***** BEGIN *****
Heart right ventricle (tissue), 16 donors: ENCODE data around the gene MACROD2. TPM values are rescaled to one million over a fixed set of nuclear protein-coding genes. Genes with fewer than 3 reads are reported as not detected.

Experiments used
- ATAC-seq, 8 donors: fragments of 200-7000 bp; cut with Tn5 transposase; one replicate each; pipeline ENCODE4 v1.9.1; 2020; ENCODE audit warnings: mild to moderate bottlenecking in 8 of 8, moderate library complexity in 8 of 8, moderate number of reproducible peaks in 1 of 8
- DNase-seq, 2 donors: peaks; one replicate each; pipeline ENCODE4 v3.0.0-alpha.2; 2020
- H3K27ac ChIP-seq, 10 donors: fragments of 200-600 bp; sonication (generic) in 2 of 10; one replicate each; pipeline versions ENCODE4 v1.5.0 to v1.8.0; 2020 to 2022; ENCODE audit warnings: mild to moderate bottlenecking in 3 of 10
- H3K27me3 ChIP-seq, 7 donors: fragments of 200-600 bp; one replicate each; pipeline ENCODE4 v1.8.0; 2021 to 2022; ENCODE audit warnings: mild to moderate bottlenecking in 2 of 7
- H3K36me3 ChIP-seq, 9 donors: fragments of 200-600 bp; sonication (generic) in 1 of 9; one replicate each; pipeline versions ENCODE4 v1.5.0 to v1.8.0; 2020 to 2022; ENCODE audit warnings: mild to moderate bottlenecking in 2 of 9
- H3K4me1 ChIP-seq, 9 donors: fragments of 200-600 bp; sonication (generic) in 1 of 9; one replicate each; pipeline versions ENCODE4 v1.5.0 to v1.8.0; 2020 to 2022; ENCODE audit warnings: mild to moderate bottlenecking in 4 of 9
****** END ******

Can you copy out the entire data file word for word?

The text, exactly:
Heart right ventricle (tissue), 16 donors: ENCODE data around the gene MACROD2. TPM values are rescaled to one million over a fixed set of nuclear protein-coding genes. Genes with fewer than 3 reads are reported as not detected.

Experiments used
- ATAC-seq, 8 donors: fragments of 200-7000 bp; cut with Tn5 transposase; one replicate each; pipeline ENCODE4 v1.9.1; 2020; ENCODE audit warnings: mild to moderate bottlenecking in 8 of 8, moderate library complexity in 8 of 8, moderate number of reproducible peaks in 1 of 8
- DNase-seq, 2 donors: peaks; one replicate each; pipeline ENCODE4 v3.0.0-alpha.2; 2020
- H3K27ac ChIP-seq, 10 donors: fragments of 200-600 bp; sonication (generic) in 2 of 10; one replicate each; pipeline versions ENCODE4 v1.5.0 to v1.8.0; 2020 to 2022; ENCODE audit warnings: mild to moderate bottlenecking in 3 of 10
- H3K27me3 ChIP-seq, 7 donors: fragments of 200-600 bp; one replicate each; pipeline ENCODE4 v1.8.0; 2021 to 2022; ENCODE audit warnings: mild to moderate bottlenecking in 2 of 7
- H3K36me3 ChIP-seq, 9 donors: fragments of 200-600 bp; sonication (generic) in 1 of 9; one replicate each; pipeline versions ENCODE4 v1.5.0 to v1.8.0; 2020 to 2022; ENCODE audit warnings: mild to moderate bottlenecking in 2 of 9
- H3K4me1 ChIP-seq, 9 donors: fragments of 200-600 bp; sonication (generic) in 1 of 9; one replicate each; pipeline versions ENCODE4 v1.5.0 to v1.8.0; 2020 to 2022; ENCODE audit warnings: mild to moderate bottlenecking in 4 of 9